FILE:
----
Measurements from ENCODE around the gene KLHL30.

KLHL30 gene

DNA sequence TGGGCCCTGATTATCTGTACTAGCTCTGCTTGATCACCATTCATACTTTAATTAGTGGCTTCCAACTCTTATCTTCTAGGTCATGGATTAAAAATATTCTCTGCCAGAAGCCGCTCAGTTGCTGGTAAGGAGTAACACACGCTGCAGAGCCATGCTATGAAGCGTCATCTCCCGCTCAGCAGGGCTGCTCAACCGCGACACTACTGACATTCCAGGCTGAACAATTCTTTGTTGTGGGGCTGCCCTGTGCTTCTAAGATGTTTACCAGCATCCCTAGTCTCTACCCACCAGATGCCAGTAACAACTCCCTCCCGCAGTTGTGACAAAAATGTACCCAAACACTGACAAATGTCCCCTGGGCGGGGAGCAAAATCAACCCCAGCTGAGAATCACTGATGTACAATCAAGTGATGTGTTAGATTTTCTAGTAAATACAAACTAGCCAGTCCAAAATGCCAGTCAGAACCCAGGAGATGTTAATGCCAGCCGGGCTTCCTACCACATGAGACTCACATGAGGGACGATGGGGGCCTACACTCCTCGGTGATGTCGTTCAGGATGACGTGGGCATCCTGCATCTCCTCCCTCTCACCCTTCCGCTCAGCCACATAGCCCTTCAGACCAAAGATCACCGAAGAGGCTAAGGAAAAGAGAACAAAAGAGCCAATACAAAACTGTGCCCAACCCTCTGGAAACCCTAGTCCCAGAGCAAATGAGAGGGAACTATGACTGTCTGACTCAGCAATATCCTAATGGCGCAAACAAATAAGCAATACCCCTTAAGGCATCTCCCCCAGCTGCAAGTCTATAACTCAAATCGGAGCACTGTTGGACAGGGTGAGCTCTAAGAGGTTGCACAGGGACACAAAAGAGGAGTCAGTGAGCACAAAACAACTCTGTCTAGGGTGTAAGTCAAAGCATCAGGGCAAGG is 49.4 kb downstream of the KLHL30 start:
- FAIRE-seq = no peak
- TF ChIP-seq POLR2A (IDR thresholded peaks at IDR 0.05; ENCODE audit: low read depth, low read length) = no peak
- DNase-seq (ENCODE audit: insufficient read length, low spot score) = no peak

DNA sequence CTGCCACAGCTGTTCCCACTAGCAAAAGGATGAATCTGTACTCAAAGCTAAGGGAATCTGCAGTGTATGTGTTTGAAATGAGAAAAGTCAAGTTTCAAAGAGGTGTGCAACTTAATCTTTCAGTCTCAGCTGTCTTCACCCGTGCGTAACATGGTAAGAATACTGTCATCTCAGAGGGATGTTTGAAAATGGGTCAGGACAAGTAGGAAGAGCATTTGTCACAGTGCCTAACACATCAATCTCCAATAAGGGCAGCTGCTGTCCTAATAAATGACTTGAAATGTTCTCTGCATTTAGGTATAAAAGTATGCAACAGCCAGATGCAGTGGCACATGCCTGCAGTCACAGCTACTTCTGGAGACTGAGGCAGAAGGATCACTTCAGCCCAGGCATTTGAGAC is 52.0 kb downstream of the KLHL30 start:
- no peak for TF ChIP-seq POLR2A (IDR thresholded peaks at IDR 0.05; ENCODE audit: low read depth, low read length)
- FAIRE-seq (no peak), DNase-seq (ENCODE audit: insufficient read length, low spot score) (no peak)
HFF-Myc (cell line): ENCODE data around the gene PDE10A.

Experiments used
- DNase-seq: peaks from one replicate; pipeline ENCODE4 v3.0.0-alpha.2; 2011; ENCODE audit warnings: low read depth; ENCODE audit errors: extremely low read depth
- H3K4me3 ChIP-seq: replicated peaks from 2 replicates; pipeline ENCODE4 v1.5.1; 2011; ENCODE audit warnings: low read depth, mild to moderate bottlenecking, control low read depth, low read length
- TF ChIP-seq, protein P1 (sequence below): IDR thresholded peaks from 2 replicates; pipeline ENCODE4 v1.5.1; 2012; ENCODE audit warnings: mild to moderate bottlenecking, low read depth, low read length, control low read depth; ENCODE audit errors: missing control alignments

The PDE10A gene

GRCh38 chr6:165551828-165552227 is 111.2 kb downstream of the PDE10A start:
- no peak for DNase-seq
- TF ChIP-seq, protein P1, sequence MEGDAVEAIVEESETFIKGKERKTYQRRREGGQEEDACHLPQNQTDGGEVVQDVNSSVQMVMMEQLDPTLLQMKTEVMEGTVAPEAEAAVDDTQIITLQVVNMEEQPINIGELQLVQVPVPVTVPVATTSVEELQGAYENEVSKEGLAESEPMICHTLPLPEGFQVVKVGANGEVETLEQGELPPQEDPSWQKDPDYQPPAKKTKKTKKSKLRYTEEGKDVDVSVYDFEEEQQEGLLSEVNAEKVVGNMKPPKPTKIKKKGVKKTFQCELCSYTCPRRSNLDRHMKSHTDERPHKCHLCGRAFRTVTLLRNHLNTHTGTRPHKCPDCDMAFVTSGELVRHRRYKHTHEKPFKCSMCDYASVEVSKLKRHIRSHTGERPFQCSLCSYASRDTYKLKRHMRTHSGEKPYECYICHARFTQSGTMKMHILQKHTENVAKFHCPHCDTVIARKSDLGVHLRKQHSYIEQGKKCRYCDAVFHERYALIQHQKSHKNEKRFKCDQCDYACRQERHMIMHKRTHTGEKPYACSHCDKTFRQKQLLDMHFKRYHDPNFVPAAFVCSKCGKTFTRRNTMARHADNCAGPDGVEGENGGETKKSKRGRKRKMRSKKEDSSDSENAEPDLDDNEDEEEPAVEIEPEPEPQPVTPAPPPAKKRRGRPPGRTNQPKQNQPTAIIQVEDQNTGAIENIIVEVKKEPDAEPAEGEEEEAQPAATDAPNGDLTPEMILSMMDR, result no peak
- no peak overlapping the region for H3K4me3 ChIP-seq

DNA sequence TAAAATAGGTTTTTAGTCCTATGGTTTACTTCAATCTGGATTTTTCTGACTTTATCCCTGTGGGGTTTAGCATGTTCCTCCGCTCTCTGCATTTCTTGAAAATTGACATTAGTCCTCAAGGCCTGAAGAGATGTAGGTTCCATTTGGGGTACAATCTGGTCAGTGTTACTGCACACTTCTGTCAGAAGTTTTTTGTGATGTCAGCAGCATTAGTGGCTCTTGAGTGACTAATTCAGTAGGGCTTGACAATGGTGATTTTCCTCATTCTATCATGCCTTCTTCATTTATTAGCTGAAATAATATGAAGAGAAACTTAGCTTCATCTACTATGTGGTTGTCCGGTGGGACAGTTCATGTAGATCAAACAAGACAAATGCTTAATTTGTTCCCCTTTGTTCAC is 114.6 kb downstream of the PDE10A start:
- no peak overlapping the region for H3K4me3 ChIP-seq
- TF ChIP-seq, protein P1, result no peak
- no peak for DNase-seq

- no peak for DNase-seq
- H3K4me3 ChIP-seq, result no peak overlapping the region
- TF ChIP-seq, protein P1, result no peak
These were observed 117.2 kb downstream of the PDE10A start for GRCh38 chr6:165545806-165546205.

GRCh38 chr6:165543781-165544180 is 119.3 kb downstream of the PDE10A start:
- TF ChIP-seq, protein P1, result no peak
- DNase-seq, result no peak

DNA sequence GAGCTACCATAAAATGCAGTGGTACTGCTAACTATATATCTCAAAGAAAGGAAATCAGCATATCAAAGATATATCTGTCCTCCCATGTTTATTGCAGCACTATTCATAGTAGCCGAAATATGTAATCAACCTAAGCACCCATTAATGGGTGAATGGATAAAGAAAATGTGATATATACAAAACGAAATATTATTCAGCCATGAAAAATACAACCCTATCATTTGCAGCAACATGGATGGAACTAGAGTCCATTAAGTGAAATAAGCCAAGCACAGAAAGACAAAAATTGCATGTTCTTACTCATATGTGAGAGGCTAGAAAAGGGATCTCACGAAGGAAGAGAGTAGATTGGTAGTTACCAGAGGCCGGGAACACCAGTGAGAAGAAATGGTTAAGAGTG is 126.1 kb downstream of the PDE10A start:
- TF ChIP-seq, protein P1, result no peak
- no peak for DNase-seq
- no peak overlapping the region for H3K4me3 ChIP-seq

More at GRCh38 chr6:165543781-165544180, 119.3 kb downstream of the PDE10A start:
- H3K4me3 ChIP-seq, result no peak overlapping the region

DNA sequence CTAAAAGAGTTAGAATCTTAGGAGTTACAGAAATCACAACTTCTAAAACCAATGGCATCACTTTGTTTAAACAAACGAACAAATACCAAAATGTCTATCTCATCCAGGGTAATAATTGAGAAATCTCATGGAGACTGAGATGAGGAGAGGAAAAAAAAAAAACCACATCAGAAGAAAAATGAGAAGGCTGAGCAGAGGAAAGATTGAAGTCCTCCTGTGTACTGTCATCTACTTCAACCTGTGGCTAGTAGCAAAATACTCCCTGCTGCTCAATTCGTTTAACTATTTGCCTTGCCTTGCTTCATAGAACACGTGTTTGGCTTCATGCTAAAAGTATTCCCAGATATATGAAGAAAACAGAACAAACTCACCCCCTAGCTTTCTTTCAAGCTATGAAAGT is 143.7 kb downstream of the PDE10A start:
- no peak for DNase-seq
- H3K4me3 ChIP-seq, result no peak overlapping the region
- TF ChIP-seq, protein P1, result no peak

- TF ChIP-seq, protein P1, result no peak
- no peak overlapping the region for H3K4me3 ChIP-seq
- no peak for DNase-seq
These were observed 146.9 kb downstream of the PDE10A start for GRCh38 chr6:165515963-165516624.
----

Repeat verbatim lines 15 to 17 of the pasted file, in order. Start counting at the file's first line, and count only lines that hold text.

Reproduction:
The PDE10A gene

GRCh38 chr6:165551828-165552227 is 111.2 kb downstream of the PDE10A start:
- no peak for DNase-seq